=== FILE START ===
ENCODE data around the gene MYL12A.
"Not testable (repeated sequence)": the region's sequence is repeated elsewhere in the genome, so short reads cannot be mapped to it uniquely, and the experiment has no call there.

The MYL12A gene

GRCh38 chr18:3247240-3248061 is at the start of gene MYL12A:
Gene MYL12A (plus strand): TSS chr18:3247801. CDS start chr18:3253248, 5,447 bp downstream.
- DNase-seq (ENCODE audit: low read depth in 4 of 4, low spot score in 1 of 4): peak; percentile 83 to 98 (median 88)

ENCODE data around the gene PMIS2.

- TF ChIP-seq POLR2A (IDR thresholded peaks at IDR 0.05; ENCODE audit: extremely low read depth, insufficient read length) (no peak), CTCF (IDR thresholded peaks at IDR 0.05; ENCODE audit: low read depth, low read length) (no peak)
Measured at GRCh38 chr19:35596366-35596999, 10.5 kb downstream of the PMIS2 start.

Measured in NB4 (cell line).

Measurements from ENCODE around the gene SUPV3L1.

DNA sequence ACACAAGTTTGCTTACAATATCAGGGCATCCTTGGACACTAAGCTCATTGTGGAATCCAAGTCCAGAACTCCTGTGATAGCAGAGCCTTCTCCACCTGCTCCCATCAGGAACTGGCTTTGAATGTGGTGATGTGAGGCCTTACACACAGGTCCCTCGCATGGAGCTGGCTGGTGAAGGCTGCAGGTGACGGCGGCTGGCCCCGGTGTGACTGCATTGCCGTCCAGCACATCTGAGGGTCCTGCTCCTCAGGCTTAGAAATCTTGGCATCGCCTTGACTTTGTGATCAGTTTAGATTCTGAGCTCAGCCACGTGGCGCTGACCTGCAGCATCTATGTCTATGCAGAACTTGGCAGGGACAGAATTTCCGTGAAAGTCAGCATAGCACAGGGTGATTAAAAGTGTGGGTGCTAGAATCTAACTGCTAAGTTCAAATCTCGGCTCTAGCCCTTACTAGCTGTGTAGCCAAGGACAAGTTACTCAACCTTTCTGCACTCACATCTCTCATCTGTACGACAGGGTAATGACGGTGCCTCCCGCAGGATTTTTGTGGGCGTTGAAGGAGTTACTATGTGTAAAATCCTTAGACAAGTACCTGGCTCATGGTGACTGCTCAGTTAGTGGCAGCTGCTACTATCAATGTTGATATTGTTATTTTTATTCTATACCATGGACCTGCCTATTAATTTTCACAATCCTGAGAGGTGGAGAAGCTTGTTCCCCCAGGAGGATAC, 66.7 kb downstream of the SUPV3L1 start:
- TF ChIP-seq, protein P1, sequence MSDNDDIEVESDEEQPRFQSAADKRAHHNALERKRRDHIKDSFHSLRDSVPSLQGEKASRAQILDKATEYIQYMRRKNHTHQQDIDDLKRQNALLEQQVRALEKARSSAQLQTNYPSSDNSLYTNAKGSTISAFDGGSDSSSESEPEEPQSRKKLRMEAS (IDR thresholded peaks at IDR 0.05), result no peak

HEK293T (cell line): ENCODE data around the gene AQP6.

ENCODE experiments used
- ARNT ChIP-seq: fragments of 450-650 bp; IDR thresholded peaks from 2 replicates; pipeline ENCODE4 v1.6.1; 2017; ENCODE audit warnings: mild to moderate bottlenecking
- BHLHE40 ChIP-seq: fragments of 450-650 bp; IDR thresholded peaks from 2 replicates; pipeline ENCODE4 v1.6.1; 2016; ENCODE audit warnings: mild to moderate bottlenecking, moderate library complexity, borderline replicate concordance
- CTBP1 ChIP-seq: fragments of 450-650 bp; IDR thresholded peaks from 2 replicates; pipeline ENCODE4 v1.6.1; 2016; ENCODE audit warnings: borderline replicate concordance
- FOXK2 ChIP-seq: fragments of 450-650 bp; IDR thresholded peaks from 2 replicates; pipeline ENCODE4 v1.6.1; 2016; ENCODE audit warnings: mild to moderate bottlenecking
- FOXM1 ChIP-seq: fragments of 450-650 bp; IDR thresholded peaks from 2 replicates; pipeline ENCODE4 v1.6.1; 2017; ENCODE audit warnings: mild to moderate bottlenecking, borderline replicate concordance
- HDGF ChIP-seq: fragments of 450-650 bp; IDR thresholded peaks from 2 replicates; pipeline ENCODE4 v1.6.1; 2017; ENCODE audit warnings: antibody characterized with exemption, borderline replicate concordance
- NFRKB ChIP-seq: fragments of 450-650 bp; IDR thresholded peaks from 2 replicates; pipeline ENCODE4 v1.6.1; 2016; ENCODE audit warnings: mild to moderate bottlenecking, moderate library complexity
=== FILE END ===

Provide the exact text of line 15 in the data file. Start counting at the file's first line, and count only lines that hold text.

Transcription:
ENCODE experiments used